How will “VAT – VALUE ADDED TAX” effect the UAE – Economy and Employment

VAT is scheduled to come into effect from January 1, 2018.

 

What is VAT?

 

Value Added Tax (in short VAT) is an indirect / consumption tax on the supply of the goods and services

–              Implemented in more than 150 countries across the globe

–              All 29 EU member states have implemented

–              Including countries like Canada, New Zealand, Australia, Singapore and Malaysia

 

Why in UAE?

 

In UAE high-quality public services are provided to its citizens and residents at a cheaper / much lower price

–              To bring-in alternate revenue sources which will help them reduce dependency on Oil

–              VAT will be a new source of income / revenue in UAE

 

What would be the impact in UAE?

 

“VAT is expected to yield Dhs12 billion in the first year of its implementation and up to Dhs20 billion during the second year,”

– Sultan Al Mansouri, Minister of economy.

(Reference – The National)

 

Flowers:

 

–              VAT, a new source of income

–              A contribution to the quality of the public services even in future

–              It will also help the government to take a step forward towards its vision of reducing dependency on oil and other hydrocarbons

–              Creating a more stable economy

–              Even at a low rate, VAT has the potential to raise huge amounts of revenue.

–              As UAE is one of the most globally ambitious countries, with trillions of dirhams of infrastructure projects scheduled in the next ten to 25 years, creation of a stable revenue stream is good practice by the government.

(Source: www.timeoutdubai.com)

–              Education and Healthcare are Zero-rated

–              Two terms to remember

o             Exempt (VAT has to be paid, can’t apply for refund)

o             Zero-rated (VAT is not applicable or can be refunded)

 

Thorns:

 

–              Cost may go up by 5% which is minimal and affordable

–              UAE being one of the costliest countries in the world, 5% additional would raise questions

–              94 food products are exempted

 

What is the Conclusion?

 

But set at five percent, the new levy seems a small figure when compared to the 150 countries already implementing VAT or a similar method of taxation (in the UK, for example, VAT is 20 percent).

Yes, we might see a general rise in our cost of living, but with the GCC members having already agreed to exempt 94 food products, as well as school fees and healthcare bills, from the new taxation, so there is no need to panic.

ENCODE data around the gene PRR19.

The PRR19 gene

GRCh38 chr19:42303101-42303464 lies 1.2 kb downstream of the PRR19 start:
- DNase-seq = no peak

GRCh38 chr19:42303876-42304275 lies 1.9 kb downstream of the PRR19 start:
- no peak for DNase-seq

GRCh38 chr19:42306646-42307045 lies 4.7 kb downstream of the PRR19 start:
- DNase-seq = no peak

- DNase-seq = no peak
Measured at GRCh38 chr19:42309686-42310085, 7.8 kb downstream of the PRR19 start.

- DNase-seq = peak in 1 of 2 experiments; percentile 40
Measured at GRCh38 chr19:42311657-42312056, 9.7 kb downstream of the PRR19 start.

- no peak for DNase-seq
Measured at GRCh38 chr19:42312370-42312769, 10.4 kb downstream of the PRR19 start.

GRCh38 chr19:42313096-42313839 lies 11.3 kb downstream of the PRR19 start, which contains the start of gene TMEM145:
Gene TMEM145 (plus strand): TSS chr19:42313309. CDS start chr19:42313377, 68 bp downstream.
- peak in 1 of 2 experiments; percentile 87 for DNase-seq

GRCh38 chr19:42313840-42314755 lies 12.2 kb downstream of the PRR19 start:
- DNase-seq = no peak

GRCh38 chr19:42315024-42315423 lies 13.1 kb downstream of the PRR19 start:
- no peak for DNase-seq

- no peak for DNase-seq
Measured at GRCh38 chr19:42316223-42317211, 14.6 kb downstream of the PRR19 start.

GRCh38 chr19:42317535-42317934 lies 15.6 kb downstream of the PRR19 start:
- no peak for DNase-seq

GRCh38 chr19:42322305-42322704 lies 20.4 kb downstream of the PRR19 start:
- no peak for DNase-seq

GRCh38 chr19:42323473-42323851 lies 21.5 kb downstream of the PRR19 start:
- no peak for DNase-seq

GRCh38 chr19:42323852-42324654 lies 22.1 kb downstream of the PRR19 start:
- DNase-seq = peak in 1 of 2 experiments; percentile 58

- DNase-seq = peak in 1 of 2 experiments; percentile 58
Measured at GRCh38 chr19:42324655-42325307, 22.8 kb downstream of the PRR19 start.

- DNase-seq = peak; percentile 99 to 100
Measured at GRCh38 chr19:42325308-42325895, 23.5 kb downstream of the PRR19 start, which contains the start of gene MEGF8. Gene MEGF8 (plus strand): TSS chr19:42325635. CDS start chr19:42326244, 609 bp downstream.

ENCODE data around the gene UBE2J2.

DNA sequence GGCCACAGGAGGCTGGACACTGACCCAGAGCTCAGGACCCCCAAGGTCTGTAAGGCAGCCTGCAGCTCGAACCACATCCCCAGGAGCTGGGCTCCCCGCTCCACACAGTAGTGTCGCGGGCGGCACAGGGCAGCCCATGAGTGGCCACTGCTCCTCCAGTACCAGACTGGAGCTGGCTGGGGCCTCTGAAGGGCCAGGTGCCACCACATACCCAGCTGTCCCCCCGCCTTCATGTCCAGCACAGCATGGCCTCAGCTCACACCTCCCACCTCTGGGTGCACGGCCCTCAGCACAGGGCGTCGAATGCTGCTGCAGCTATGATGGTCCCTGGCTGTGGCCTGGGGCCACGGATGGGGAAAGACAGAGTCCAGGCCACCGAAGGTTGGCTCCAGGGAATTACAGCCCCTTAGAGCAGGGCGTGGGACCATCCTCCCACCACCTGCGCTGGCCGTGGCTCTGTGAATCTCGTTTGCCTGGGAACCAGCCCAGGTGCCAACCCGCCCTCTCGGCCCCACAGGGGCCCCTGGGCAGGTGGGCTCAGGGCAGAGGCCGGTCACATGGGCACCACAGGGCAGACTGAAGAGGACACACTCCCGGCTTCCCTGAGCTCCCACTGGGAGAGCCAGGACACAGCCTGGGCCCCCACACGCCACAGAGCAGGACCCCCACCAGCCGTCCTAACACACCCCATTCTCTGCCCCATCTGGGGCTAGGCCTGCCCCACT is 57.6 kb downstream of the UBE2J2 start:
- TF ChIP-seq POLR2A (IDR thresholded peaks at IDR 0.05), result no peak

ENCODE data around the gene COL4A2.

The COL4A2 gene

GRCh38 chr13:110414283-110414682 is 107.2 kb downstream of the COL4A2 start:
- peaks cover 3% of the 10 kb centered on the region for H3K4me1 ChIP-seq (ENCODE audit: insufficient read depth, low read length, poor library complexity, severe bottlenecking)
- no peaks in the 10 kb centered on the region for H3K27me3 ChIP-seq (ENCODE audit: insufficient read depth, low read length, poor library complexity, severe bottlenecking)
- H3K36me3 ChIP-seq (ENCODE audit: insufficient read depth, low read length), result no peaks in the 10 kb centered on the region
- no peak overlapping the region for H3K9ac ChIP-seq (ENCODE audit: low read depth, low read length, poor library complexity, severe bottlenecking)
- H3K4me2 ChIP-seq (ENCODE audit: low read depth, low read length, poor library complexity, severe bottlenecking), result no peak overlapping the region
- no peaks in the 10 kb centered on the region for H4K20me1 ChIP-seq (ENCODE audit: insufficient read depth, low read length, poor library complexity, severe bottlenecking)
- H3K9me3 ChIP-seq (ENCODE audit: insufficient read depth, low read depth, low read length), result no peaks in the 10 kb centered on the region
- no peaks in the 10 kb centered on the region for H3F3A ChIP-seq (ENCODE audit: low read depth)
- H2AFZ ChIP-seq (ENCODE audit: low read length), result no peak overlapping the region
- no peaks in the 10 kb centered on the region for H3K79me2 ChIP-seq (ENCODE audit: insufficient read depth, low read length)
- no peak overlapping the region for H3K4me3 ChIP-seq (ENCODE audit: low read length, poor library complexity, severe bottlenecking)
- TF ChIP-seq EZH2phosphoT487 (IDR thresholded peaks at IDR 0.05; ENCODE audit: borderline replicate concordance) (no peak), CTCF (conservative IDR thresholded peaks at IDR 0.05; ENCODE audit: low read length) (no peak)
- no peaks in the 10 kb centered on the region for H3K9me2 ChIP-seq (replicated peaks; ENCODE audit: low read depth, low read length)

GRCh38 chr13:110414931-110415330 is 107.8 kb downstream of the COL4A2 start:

What will be the immediate effect on recruitment, hiring patterns and job creation?

 

There’s likely to be a mini consumer boom before the end of 2017 and also an upsurge in vacations and hotel room bookings before VAT sets in, there could be an increase in hiring in the retail and hospitality sectors to cope up with the consumer spike.

 

The demand for accounting, finance and tax executives, as well as information technology (IT) professionals is only expected to grow as the VAT rollout draws closer. Any company that procures or sells products and services in the UAE will now have to beef up preparations for the collection of VAT, upgrade their processes and look at the different aspects of their business, from the supply chain all the way to the end customer.

 

Considering that several organizations will be on the lookout for talented professionals for their VAT implementation, there will be a shortage in IT implementers to do the ERP transformations and more critically, a major shortage in suitable skilled staff with knowledge of VAT and the requirements to implement VAT across the business processes

 

It’s safe to say that thousands will be recruited. However, a lot of professionals without relevant experience will lose their jobs because they are not qualified or experienced in the area.

 

A recent survey by a leading talent search organization has found that larger organizations with a higher headcount are better prepared for VAT implementation, as compared with smaller organizations. This survey also reports that many companies have not assigned a budget for VAT implementation and therefore could be implementing VAT without increasing headcount spend and introducing the new laws using their existing workforce.

 

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